Scottish Women in Sport is dedicated to increasing the participation, promotion and celebration of women’s sport, and as part of our efforts we begin our blog series to highlight inspirational stories from around the country and in turn share knowledge and experiences. We aim to create a strong community of Scottish Women in Sport and help support each other in the process.
In the first of our blog series Jenny Jack, a Youth Development Officer at Edinburgh Leisure shares her journey in sport and her thoughts on how we capture legacy from the Commonwealth Games. We’re sure many of you will be able to relate to Jenny’s story.
If you would like to contribute to our blog please email us at email@example.com.
I have never really been someone who sits down to watch or read about sport. This is because it has never gripped me enough. Whenever I have picked up a paper it is always full of men’s football, rugby or whatever other male sport is being covered that weekend. Right now, I have a well known Scottish newspaper in front of me and I have to go back 24 articles before there is a mention of a female. And this may make you laugh; it is about whether females should be allowed to join the Royal and Ancient Golf Club in St. Andrews.
Anyway, back to my previous point, although I appreciate male sport is where the following is and it will take a brave newspaper to go against status quo, I can’t help but wonder how different female participation in this country would be if there was more coverage of female sports. Would this help prevent sport from being stereotyped and would girls have more positive role models to look up to?
I am a female who has been involved in sport for as long as I can remember. Like many, I am sure, sport has been a huge part of my life, contributes to a lot of my memories and effects how I live my life now. It is because of my involvement in sport I chose a career to encourage others to participate. I work as a youth development officer targeting teenage girls to stay involved in sport. I see lots of great initiatives in schools and the community to encourage girls to participate, yet participation numbers are far lower than that of boys.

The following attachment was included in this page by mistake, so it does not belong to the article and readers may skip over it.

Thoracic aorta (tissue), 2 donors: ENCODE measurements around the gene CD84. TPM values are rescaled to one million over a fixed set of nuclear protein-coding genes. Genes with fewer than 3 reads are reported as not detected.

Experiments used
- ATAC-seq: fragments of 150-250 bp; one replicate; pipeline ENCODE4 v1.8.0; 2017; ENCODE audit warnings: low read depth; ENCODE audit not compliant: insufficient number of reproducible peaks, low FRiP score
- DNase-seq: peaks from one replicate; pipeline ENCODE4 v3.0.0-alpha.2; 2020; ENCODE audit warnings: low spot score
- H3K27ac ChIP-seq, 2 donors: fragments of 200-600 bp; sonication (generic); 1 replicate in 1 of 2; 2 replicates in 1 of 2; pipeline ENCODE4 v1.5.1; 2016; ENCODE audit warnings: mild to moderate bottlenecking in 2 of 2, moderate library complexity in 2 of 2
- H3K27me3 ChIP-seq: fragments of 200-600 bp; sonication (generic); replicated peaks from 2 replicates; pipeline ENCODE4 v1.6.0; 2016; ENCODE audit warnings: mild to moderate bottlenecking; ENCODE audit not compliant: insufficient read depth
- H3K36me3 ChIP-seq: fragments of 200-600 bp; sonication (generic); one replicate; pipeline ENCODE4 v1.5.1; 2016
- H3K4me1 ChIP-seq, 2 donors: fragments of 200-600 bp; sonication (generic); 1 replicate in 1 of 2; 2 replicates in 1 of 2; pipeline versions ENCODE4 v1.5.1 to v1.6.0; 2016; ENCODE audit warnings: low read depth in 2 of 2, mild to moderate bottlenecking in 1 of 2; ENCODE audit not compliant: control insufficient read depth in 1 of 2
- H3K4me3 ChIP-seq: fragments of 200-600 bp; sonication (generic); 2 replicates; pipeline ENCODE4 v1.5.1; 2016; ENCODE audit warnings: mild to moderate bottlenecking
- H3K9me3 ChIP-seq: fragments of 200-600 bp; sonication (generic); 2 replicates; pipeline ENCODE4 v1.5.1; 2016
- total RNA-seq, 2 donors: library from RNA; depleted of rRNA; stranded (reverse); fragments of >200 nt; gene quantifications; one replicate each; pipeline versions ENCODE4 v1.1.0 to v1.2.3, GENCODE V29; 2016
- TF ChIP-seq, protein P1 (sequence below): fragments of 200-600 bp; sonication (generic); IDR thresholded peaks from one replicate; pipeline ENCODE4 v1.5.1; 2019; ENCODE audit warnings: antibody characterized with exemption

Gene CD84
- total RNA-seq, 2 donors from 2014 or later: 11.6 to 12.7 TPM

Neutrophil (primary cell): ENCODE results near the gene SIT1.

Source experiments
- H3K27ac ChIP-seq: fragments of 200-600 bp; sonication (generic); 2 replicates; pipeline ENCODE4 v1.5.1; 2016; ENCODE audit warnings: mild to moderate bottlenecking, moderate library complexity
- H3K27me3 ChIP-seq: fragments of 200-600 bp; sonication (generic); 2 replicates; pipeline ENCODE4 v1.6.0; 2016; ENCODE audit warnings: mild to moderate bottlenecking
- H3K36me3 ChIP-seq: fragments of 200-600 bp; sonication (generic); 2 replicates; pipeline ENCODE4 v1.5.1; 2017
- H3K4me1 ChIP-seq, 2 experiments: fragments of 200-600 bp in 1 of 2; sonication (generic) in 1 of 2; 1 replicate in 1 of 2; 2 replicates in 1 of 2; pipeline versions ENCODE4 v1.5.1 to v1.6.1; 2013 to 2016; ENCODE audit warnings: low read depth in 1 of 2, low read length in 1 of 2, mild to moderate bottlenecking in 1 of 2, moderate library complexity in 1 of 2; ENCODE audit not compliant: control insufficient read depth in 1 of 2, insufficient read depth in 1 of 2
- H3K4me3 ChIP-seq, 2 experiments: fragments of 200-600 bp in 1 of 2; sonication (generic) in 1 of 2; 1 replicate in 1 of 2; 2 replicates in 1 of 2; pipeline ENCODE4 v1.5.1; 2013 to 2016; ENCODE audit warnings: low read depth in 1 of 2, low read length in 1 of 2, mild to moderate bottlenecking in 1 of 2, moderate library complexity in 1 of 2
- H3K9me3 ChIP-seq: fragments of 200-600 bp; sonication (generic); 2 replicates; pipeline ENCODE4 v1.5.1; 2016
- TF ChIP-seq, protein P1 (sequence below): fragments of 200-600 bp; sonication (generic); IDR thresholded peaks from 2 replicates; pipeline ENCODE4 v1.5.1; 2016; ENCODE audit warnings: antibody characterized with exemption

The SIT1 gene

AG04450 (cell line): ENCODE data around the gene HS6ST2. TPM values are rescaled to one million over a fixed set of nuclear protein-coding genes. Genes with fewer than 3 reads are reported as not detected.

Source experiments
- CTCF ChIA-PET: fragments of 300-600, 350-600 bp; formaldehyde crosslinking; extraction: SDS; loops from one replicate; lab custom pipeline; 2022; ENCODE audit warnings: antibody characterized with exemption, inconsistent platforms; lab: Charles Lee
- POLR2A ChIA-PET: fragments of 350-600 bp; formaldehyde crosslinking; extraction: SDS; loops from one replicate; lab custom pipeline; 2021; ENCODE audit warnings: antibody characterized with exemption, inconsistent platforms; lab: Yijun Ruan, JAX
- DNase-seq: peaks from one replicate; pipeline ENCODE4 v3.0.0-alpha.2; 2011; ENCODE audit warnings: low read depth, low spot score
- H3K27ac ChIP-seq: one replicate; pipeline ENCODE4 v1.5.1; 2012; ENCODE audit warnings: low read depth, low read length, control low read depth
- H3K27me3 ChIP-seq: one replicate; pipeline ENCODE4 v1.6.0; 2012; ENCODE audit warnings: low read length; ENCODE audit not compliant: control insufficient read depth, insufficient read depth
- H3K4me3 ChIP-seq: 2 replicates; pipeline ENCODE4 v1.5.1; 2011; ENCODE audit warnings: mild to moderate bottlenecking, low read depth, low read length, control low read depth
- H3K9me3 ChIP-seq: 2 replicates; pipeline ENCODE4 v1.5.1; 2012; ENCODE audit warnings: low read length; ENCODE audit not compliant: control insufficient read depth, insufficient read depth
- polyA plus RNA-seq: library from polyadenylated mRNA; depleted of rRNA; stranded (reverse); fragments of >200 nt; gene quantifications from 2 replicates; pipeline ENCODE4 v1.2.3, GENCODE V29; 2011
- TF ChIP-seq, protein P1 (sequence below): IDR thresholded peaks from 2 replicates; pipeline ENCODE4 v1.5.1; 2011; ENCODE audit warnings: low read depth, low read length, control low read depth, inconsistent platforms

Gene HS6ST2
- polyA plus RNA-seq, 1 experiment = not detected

For the last three years I have been delivering a programme in schools helping female pupils to explore and overcome underlying issues, which can contribute to girls not taking part in PE and sport. There is of course no one answer to this problem, but my work in this area, and the fact that I am a female who plays sport, always leads me back to two crucial points; there is a real lack of coverage of female sport in the media and participation by females is not expected in the same way as for males.
I can think of sports I have played which have been more ‘acceptable for a girl’: athletics, tennis and hockey. But when it came to football, or mountain biking I often received negative and questioning comments, needing to justify my involvement in these sports. Although I am sure it wasn’t their intention, the comments often made me feel I was less feminine than my friends. Come to think of it, up until about the age of 20 my friends (and even on occasion, myself) described me as a ‘tomboy’. I wore dresses, make up etc, but I played sport and lots of it, so did this mean I was more masculine than my female friends who did not?
As a child I was lucky. I was brought up in a family where sport was a rite of passage and I built resilience to stereotyping in sport which kept me involved. I had positive role models; a Mum who was active and never discouraged me to take part in sports typically viewed as masculine. In fact, after watching me play football endlessly with my brothers, my Mum took me to the local ‘boys club’ and asked if I could join the team. At the time I was 5, so I didn’t really care about being the only girl, but by the age of 11 and still being the only girl, I started to get self conscious when I turned up at games and the opposing team would comment ‘we’ll win, they have a girl playing for them’. Thankfully, my male teammates were great and it also helped that more often than not, we won. But most of all, my family encouraged me to keep playing and to ignore the stereotypes. My parents both reinforced that is was OK to play football.